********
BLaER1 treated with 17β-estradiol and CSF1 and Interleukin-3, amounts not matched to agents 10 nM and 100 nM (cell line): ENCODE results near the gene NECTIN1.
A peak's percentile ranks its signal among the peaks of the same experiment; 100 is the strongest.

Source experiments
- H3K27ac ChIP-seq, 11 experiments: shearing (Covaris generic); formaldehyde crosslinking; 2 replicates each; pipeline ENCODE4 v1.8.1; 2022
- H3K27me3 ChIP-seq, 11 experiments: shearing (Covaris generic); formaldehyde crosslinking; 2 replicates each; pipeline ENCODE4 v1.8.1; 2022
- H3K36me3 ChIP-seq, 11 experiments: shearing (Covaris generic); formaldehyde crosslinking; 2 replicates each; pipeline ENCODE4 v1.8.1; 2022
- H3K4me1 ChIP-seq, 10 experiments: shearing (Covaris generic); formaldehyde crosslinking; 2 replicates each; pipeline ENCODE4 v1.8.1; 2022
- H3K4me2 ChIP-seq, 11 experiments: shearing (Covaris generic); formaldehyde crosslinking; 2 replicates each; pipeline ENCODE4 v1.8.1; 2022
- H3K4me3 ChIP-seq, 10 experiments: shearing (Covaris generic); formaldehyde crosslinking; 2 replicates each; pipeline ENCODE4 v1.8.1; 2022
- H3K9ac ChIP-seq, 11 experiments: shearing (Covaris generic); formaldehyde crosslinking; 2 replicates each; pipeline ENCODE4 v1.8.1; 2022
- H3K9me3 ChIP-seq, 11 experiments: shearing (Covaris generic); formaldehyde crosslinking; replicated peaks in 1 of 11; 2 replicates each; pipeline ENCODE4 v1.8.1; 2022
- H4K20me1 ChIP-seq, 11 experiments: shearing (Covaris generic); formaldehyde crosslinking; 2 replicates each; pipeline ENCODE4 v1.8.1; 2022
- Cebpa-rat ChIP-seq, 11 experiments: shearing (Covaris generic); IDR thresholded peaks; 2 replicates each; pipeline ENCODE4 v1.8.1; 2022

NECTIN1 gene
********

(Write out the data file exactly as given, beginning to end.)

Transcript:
BLaER1 treated with 17β-estradiol and CSF1 and Interleukin-3, amounts not matched to agents 10 nM and 100 nM (cell line): ENCODE results near the gene NECTIN1.
A peak's percentile ranks its signal among the peaks of the same experiment; 100 is the strongest.

Source experiments
- H3K27ac ChIP-seq, 11 experiments: shearing (Covaris generic); formaldehyde crosslinking; 2 replicates each; pipeline ENCODE4 v1.8.1; 2022
- H3K27me3 ChIP-seq, 11 experiments: shearing (Covaris generic); formaldehyde crosslinking; 2 replicates each; pipeline ENCODE4 v1.8.1; 2022
- H3K36me3 ChIP-seq, 11 experiments: shearing (Covaris generic); formaldehyde crosslinking; 2 replicates each; pipeline ENCODE4 v1.8.1; 2022
- H3K4me1 ChIP-seq, 10 experiments: shearing (Covaris generic); formaldehyde crosslinking; 2 replicates each; pipeline ENCODE4 v1.8.1; 2022
- H3K4me2 ChIP-seq, 11 experiments: shearing (Covaris generic); formaldehyde crosslinking; 2 replicates each; pipeline ENCODE4 v1.8.1; 2022
- H3K4me3 ChIP-seq, 10 experiments: shearing (Covaris generic); formaldehyde crosslinking; 2 replicates each; pipeline ENCODE4 v1.8.1; 2022
- H3K9ac ChIP-seq, 11 experiments: shearing (Covaris generic); formaldehyde crosslinking; 2 replicates each; pipeline ENCODE4 v1.8.1; 2022
- H3K9me3 ChIP-seq, 11 experiments: shearing (Covaris generic); formaldehyde crosslinking; replicated peaks in 1 of 11; 2 replicates each; pipeline ENCODE4 v1.8.1; 2022
- H4K20me1 ChIP-seq, 11 experiments: shearing (Covaris generic); formaldehyde crosslinking; 2 replicates each; pipeline ENCODE4 v1.8.1; 2022
- Cebpa-rat ChIP-seq, 11 experiments: shearing (Covaris generic); IDR thresholded peaks; 2 replicates each; pipeline ENCODE4 v1.8.1; 2022

NECTIN1 gene